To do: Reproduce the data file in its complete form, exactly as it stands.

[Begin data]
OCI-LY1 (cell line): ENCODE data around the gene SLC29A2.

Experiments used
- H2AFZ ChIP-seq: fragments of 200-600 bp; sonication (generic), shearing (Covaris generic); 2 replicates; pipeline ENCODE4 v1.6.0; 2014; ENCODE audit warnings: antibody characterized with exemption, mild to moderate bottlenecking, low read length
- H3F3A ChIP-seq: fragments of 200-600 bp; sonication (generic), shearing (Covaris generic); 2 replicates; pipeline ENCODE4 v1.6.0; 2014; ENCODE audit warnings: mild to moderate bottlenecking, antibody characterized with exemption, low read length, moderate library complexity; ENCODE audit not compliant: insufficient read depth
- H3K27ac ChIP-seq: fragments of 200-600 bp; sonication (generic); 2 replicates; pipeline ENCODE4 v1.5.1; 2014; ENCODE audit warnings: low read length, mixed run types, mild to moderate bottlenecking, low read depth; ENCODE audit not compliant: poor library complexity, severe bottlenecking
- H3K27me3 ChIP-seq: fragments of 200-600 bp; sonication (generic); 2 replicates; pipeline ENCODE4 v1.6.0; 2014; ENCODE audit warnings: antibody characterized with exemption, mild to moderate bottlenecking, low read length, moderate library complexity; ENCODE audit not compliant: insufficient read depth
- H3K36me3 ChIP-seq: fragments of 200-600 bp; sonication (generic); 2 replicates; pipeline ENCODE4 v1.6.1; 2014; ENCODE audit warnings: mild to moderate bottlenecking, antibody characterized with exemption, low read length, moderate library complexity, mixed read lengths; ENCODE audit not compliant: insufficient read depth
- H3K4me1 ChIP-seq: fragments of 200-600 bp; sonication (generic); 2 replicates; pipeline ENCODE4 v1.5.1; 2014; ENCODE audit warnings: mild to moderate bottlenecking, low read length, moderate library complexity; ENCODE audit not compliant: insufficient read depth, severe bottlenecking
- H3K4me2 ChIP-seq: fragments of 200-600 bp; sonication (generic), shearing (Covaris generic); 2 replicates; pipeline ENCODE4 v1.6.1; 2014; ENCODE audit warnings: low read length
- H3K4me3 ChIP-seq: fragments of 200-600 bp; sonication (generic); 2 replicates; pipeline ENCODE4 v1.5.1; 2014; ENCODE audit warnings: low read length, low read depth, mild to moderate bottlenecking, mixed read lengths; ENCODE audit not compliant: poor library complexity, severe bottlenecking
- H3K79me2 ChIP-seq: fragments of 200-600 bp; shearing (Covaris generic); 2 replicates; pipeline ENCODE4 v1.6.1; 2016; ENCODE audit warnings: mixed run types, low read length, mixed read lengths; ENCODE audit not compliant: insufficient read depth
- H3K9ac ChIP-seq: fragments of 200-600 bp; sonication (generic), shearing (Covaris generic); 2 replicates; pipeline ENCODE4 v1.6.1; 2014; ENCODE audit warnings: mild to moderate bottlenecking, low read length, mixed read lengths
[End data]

OCI-LY1 (cell line): ENCODE data around the gene SLC29A2.

Experiments used
- H2AFZ ChIP-seq: fragments of 200-600 bp; sonication (generic), shearing (Covaris generic); 2 replicates; pipeline ENCODE4 v1.6.0; 2014; ENCODE audit warnings: antibody characterized with exemption, mild to moderate bottlenecking, low read length
- H3F3A ChIP-seq: fragments of 200-600 bp; sonication (generic), shearing (Covaris generic); 2 replicates; pipeline ENCODE4 v1.6.0; 2014; ENCODE audit warnings: mild to moderate bottlenecking, antibody characterized with exemption, low read length, moderate library complexity; ENCODE audit not compliant: insufficient read depth
- H3K27ac ChIP-seq: fragments of 200-600 bp; sonication (generic); 2 replicates; pipeline ENCODE4 v1.5.1; 2014; ENCODE audit warnings: low read length, mixed run types, mild to moderate bottlenecking, low read depth; ENCODE audit not compliant: poor library complexity, severe bottlenecking
- H3K27me3 ChIP-seq: fragments of 200-600 bp; sonication (generic); 2 replicates; pipeline ENCODE4 v1.6.0; 2014; ENCODE audit warnings: antibody characterized with exemption, mild to moderate bottlenecking, low read length, moderate library complexity; ENCODE audit not compliant: insufficient read depth
- H3K36me3 ChIP-seq: fragments of 200-600 bp; sonication (generic); 2 replicates; pipeline ENCODE4 v1.6.1; 2014; ENCODE audit warnings: mild to moderate bottlenecking, antibody characterized with exemption, low read length, moderate library complexity, mixed read lengths; ENCODE audit not compliant: insufficient read depth
- H3K4me1 ChIP-seq: fragments of 200-600 bp; sonication (generic); 2 replicates; pipeline ENCODE4 v1.5.1; 2014; ENCODE audit warnings: mild to moderate bottlenecking, low read length, moderate library complexity; ENCODE audit not compliant: insufficient read depth, severe bottlenecking
- H3K4me2 ChIP-seq: fragments of 200-600 bp; sonication (generic), shearing (Covaris generic); 2 replicates; pipeline ENCODE4 v1.6.1; 2014; ENCODE audit warnings: low read length
- H3K4me3 ChIP-seq: fragments of 200-600 bp; sonication (generic); 2 replicates; pipeline ENCODE4 v1.5.1; 2014; ENCODE audit warnings: low read length, low read depth, mild to moderate bottlenecking, mixed read lengths; ENCODE audit not compliant: poor library complexity, severe bottlenecking
- H3K79me2 ChIP-seq: fragments of 200-600 bp; shearing (Covaris generic); 2 replicates; pipeline ENCODE4 v1.6.1; 2016; ENCODE audit warnings: mixed run types, low read length, mixed read lengths; ENCODE audit not compliant: insufficient read depth
- H3K9ac ChIP-seq: fragments of 200-600 bp; sonication (generic), shearing (Covaris generic); 2 replicates; pipeline ENCODE4 v1.6.1; 2014; ENCODE audit warnings: mild to moderate bottlenecking, low read length, mixed read lengths